Labrador outtakes: Going easy on Hillary, on being governor, I won’t break

Idaho Republican Rep. Raul Labrador says the Senate Foreign Relations Committee went easy on former Secretary of State Hillary Clinton in her Jan. 23 farewell appearance, which included testimony on the attack on the U.S. consulate in Benghazi.

“I wasn’t pleased,” Labrador said, winning applause from a standing-room-only crowd in Meridian last Thursday. “I think one of the problems we have in Washington — you have these senators and congressmen who love to hear themselves speak.

“And all they could do was praise Hillary Clinton. I actually think she’s done a pretty good job. I disagree with what happened on Benghazi, but she was a pretty good Secretary of State.

“But all they could do was they spent 2 1/2 minutes praising her and 2 1/2 minutes asking questions. I wish they would have actually asked questions for the entire five minutes. They would have really gotten to the bottom of what happened.”

Labrador, who visited Middle East embassies on a congressional trip in January, said more hearings will come in an effort to learn more. “I don’t think we have all the answers.”

Labrador’s comments on Clinton are just part of the good material from Rep. Labrador left on the cutting room floor after my column in today’s print edition.

Thanks to the economy of the blog, I can offer the outtakes for loyal readers of Idaho Politics who’ve negotiated the new format. (You’ll get used to it. Really. If a dinosaur like me can adapt, so can you!)

I attended Labrador’s town hall at Meridian City Hall expecting to gather string for a story on the Idaho delegation’s views on immigration reform. But I came away with far more, including my assertion in today’s column that Labrador may strike while the iron’s hot and run for governor in 2014.

That question was put to him directly by Vicki Keen, who said, “We’re so proud of you. I’m just wondering if you are considering or would consider running for governor?”

“I thought Dan Popkey was the only one who asked that question!” Labrador said, laughing. “You know, at this moment in my life I am so humbled and honored that people keep asking me the question. I have not made a decision. It’s not something I think about a lot.

“I feel really strongly that I’m doing what I need to do in Washington. I will be making a decision about that in the next few months, hopefully, by the middle of the year. But I’m just honored that you would even ask that. Thank you.”

Labrador also spoke about enduring criticism after casting tough votes, including his opposition to extending unemployment benefits.
“The reality is that unemployment would come down and the economy would grow if we didn’t have such extensive unemployment benefits, if we didn’t make it so easy to be on disability,” he said.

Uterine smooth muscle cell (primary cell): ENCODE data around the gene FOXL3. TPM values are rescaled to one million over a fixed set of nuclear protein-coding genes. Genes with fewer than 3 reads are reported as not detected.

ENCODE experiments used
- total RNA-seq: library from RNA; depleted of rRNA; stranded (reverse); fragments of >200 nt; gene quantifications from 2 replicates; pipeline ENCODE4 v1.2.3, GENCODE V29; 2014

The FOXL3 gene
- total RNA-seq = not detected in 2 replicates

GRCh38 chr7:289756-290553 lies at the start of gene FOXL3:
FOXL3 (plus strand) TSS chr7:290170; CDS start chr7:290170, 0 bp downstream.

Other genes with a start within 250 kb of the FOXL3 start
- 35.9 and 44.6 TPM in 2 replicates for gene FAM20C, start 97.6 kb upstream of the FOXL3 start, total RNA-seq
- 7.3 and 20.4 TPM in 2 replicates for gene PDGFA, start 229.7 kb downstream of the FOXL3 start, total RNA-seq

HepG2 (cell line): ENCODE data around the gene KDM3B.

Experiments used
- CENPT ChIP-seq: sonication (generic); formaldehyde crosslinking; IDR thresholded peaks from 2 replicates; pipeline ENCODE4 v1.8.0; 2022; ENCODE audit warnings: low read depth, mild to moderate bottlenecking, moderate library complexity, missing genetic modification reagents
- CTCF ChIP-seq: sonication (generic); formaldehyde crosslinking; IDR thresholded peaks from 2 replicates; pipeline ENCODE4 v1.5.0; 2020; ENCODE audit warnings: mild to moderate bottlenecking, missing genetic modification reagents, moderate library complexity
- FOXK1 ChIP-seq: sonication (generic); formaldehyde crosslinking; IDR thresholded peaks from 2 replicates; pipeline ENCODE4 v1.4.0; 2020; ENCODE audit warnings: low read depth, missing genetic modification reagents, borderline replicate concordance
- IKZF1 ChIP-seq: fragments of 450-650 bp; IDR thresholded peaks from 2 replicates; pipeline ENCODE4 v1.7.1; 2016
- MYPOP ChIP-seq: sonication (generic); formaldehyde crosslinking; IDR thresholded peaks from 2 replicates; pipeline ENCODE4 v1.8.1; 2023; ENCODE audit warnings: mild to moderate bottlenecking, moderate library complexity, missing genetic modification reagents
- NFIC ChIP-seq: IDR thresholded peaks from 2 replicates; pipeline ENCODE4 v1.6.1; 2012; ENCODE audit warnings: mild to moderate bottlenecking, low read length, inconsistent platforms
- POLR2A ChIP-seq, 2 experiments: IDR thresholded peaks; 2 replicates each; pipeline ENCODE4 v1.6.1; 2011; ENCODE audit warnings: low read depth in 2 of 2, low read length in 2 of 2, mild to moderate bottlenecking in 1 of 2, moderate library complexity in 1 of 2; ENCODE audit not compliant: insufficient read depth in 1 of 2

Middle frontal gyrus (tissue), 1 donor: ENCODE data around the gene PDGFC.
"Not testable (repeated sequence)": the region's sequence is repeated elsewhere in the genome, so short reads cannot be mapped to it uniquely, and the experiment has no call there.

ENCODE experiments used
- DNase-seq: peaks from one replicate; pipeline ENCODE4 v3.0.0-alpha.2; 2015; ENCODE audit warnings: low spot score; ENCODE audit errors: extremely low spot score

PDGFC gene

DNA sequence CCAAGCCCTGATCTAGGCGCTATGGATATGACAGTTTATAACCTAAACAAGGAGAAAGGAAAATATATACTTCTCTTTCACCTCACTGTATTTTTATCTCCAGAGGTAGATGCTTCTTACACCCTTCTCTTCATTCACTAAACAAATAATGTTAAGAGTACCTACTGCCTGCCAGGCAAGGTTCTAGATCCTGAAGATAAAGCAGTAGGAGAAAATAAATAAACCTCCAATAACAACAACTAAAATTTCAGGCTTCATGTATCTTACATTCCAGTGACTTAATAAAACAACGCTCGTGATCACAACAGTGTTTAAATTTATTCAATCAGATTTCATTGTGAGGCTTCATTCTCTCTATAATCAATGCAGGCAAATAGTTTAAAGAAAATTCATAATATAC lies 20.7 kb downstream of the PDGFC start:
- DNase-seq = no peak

“Any time I make a tough decision the local newspapers attack me and it’s a good thing I have a pretty strong back, because it’s difficult. You get tired of being attacked and attacked and attacked and at some point, some people break. But I promise you: I’m not going to break.”

Many in the crowd expressed fear that gun laws will tighten. Labrador urged them not to worry. “There’s a lot of fear in Idaho about what’s going to happen. You need to understand that it is highly unlikely if not impossible for any gun legislation to even get out of the Senate, where the Democrats are in control.

“Six or seven senators live in states Romney won and they’re up for reelection in two years. Can you imagine any of them voting to take away your gun rights? It’s not going to happen.”

Even should the Senate somehow pass something, Labrador said the GOP-controlled House Judiciary Committee would lock down the bill. “I feel just a strongly as you do, but I don’t have the fear that you do because I understand what’s going to happen in Washington.”

A sweet moment came near the end of the 90-minute forum, when 10-year-old Craig Porter of Kuna stood on a chair and in a strong and clear voice asked, “Do you think Obama’s doing a good job as president?”

The partisan GOP crowd whooped at the young man’s confidence and Labrador said, “I’m glad you’re not eligible to run for Congress.”

As for Porter’s question, Labrador faulted Obama on managing the economy, saying, “I personally don’t think he’s doing a good job. However, I think we as Republicans need to do a good job as well.”

 

 

 

Dan Popkey came to Idaho in 1984 to work as a police reporter. Since 1987, he has covered politics and has reported on 25 sessions of the Legislature. Dan has a bachelor's in political science from Santa Clara University and a master's in journalism from Columbia University. He was a Congressional Fellow of the American Political Science Association and a Journalism Fellow at the University of Michigan. A former page in the U.S. House of Representatives, he graduated Capitol Page High School in 1976. In 2007, he led the Statesman’s coverage of the Sen. Larry Craig sex scandal, which was one of three Pulitzer Prize finalists in breaking news. In 2003, he won the Ted M. Natt First Amendment award from the Pacific Northwest Newspaper Association for coverage of University Place, the University of Idaho’s troubled real estate development in Boise. Dan helped start the community reading project "Big Read." He has two children in college and lives on the Boise Bench with an old gray cat.

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